Speciality Treatments
 

Pain on Heel

Pain on the heel area In the morning and while walking even after a rest. This may due to

Plantar Fascitis- Plantar fasciitis is the most common condition that causes heel pain. Plantar fasciitis is due to irritation and inflammation of the tight tissue that forms the arch of the foot. Common symptoms of plantar fasciitis include heel pain with prolonged walking and standing.

Heel Spur - A spur is commonly associated with plantar fasciitis. This problem is most commonly seen in patients who have long standing heel pain due to plantar fasciitis.

Tarsal Tunnel Syndrome - Tarsal tunnel syndrome causes a large nerve in the back of the foot to become entrapped, or pinched. Similar to carpal tunnel syndrome in the hand, tarsal tunnel syndrome can cause heel pain.

Stress Fractures - Stress fractures of the calcaneus are an uncommon cause of heel pain. Stress fractures should be considered especially in athletes such as long distance runners who have heel pain.

Posterior Heel Pain - Posterior heel pain causes symptoms behind the foot, rather than underneath. Posterior heel pain causes include Achilles tendonitis and retrocalcaneal bursitis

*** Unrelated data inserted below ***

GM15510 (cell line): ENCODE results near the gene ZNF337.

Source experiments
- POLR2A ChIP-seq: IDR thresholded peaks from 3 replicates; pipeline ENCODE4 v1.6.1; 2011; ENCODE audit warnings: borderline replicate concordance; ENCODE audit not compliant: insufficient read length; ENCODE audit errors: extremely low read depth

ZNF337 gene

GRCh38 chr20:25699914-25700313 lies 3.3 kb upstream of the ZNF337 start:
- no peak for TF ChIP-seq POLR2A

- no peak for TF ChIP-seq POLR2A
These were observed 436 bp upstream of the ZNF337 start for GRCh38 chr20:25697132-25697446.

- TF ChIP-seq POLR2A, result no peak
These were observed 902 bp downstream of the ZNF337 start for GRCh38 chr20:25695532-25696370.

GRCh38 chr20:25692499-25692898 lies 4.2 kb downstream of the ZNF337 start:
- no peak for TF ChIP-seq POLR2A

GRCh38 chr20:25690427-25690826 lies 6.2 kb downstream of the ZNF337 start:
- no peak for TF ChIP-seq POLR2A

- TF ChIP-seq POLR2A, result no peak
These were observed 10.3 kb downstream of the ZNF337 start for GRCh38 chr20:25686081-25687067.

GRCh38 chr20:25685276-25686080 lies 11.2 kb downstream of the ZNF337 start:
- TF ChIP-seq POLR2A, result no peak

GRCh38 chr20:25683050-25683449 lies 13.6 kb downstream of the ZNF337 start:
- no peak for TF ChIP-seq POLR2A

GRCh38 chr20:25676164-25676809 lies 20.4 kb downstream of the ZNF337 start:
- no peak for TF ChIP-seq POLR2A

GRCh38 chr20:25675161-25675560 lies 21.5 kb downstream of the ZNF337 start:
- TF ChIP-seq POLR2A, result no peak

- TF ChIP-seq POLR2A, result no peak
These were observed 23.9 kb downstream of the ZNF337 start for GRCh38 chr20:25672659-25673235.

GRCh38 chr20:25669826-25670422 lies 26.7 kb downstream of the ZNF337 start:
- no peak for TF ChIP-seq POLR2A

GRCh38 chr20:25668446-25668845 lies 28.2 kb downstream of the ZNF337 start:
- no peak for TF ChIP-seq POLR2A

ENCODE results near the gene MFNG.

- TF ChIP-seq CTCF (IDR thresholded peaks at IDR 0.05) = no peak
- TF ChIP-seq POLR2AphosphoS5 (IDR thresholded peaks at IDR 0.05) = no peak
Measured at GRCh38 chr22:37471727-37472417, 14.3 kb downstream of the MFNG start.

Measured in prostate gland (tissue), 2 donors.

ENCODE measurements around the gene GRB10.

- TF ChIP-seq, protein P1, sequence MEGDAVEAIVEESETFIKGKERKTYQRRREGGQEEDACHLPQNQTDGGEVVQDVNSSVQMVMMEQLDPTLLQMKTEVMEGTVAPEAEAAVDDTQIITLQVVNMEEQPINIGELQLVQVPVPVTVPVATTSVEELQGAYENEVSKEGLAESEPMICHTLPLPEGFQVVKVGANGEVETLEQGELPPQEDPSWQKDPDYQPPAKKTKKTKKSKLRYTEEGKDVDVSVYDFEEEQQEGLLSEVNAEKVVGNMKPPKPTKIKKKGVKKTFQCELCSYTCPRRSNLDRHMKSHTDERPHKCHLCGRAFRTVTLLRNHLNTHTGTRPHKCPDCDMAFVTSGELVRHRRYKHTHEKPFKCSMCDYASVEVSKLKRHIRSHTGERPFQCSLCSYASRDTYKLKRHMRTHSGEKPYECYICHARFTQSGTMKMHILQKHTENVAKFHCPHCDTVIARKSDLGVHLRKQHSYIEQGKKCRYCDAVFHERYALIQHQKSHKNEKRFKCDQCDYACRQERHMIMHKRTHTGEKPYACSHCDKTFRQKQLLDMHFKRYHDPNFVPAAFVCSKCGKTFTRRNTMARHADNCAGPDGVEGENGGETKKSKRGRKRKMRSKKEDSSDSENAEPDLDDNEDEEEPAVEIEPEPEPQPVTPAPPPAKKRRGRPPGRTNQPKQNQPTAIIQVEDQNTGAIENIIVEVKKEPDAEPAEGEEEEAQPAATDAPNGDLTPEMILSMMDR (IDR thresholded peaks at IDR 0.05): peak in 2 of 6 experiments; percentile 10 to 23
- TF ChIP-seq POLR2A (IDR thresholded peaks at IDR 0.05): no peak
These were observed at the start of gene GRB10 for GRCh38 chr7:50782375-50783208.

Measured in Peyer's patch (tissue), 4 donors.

Knee Pain

Knee pain is an extremely common complaint, and there are many causes. It is important to make an accurate diagnosis of the cause of your symptoms so that appropriate treatment can be directed at the cause. If you have knee pain, some common causes include:

Arthritis - Arthritis is among the most common causes of knee pain

Ligament Injuries - Ligament injuries commonly occur during athletic activities and can cause discomfort and instability.

Cartilage Injuries | Meniscal Tear - Cartilage tears are seen in young and old patients alike, and are also an extremely common cause of knee pain.

Patellar Tendonitis - Tendonitis around the joint is most commonly of the patellar tendon, the large tendon over the front of the knee.

Chondromalacia Patella - Chondromalacia causes knee pain under the kneecap and is due to softening of the cartilage. It is most common in younger patients (15-35 years old).

 
 
 
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